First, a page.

Herb and I survived WIFYR, the week-LONG marathon of learning how to improve our writing 10 hours (and more) a day. We’d both been struggling a bit with opening chapters and, as a parting shot, Carol gave Herb an extra assignment: Read the first chapter of 50 books. Read them as a writer, noting what happens, when and how throughout. Then post “reports” on what you found out in each one. I was in a different class, but I thought Carol’s idea was an excellent way to figure out what I was doing wrong in my first chapter. I made a template, of sorts, for myself: the things I should look for or notice in each chapter read.
Here’s the list from my template — please feel free to add items you think might be helpful and post them here for all of us.
3. World (as shown in chapter)
4. Main Character (MC) – how s/he is introduced
5. What the MC wants
6. The MC’s main problem (in getting it, or in life)
7. Introduction of other characters
8. Plot development (as revealed in just this chapter)
9. Opening (what we find out in the first few paragraphs and how it’s working — or not)
I also added a few quoted sentences which showed the tension, the created world, and a couple of the outstanding characters. By the time I’ve read 50 chapters like this, those sentences will also be a solid reminder of that specific book.
I just watched The Great Gatsby again and I’m wondering what makes it a classic. It’s not the writing, at least not for me. There are a few brilliant lines in it, but overall, it feels too flowery. The characters aren’t likable either. Each are burdened with flaws that can’t be vindicated.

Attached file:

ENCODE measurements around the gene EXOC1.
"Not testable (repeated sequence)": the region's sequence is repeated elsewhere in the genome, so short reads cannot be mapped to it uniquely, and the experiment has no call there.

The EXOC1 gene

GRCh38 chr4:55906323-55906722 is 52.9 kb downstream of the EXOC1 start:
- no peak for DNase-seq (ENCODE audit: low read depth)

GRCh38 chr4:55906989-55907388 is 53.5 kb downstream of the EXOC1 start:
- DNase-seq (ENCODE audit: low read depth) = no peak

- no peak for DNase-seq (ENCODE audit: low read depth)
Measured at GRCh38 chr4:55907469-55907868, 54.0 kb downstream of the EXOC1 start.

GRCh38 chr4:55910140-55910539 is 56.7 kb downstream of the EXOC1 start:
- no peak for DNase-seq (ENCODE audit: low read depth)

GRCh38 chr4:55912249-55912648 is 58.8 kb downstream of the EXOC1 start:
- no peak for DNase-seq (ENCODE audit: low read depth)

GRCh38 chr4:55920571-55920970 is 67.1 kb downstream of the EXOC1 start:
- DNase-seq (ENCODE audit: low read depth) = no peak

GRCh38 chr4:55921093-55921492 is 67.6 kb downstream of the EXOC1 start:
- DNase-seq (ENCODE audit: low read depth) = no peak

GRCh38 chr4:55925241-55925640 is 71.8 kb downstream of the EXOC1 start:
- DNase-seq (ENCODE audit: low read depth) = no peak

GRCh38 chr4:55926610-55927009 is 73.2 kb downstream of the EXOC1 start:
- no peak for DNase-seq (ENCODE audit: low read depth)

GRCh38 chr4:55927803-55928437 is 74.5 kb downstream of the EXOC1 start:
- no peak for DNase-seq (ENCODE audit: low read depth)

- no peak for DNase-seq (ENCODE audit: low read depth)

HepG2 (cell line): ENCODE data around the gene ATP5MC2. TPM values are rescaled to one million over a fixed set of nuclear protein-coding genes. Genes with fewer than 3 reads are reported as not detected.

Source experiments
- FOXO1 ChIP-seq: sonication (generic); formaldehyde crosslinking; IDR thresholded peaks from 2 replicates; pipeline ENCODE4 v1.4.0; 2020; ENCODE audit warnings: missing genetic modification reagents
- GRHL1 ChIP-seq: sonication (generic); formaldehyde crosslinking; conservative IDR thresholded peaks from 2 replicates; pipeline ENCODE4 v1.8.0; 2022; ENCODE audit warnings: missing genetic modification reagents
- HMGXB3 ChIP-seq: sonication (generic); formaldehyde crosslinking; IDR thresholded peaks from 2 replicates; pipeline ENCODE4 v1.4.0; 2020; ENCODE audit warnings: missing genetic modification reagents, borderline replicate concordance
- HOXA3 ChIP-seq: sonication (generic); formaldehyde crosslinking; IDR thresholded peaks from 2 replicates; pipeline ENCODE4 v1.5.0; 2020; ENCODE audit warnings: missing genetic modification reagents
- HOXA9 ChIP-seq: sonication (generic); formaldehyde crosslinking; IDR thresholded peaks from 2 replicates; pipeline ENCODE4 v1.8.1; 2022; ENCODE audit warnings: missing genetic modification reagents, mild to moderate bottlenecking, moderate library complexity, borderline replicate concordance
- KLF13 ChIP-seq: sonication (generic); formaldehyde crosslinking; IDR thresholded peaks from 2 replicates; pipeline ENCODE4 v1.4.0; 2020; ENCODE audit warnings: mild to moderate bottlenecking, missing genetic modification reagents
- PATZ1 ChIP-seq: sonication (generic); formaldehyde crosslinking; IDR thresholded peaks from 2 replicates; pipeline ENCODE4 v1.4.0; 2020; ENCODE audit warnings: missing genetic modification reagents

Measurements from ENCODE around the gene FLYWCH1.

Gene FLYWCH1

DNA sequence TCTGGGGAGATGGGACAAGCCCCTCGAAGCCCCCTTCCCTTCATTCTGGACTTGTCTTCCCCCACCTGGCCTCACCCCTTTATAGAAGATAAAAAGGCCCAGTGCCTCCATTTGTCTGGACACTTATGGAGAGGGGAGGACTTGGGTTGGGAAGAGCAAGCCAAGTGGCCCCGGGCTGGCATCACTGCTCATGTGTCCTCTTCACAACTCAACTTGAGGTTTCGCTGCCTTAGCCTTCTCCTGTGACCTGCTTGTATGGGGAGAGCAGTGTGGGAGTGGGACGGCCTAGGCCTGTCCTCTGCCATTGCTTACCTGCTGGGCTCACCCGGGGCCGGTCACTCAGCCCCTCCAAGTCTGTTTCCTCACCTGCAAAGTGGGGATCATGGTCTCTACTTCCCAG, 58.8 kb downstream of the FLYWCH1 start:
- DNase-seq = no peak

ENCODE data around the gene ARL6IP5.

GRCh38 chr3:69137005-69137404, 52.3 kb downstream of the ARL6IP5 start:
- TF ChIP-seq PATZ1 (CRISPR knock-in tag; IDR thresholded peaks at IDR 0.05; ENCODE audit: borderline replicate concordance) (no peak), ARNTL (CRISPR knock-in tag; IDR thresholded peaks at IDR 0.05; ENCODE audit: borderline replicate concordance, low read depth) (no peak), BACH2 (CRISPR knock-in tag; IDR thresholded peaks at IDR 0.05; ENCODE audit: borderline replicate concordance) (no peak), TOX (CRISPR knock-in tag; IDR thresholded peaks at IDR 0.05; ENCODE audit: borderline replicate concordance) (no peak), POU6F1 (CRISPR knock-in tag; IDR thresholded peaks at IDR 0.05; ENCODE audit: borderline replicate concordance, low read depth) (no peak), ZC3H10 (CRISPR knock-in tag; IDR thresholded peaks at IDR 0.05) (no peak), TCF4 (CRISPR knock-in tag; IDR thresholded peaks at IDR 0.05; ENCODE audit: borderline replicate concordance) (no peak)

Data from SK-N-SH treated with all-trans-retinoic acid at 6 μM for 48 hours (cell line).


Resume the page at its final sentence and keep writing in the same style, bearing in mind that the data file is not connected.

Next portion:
I think the genius lies in the fantasy it provides. Everyone can relate to longing for The One Who Got Away. It’s such a romantic idea, to think that someone has been pining for you from afar. And on the other side, we have the quintessential American Dream. A young boy, dirt poor, who managed to rise up to be the greatest and the richest of them all.
And then there is the debate about soulmates. The definition of bravery. The concept of honor. Is it possible, after all, to rectify a mistake made in the past?
What do you think makes it a classic?
Off to ALA tomorrow.
Going with my little Caitlynne.
Signings on Saturday: at the Zondervan/ HC booth at 10 am and at S&S at 3 pm. Come see me if you’re there.
I won’t be able to write tomorrow as we’re leaving early in the AM. So here’s a FRIDAY exercise for everyone:
Get a cheap spiral notebook to keep your writing facts in. Save it always. Keep it near so you can add to it, like Brenda has. Ann Dee and I will work with you and this notebook the rest of the year, on Fridays.
To start–begin a collection of first lines and first paragraphs of novels. Write them into your notebook. Add title and author.
Analyze WHY these work or don’t.
How do you feel about the first line? The opening?
Do they fulfill a promise (you know this if you’re rereading)?
Do the first lines grab you?
What’s the tone from just that opening?
Are there wasted words?
Do you know what the book is about? How?
Why did an editor pick up this novel?
Is it successful?
Do this for the rest of the year. Analyze beginnings and why they succeed or don’t.
Remember Richard Peck said you are no better than your first line.
And Heather Flaherty, The Bent Agency, said she gives books three sentences.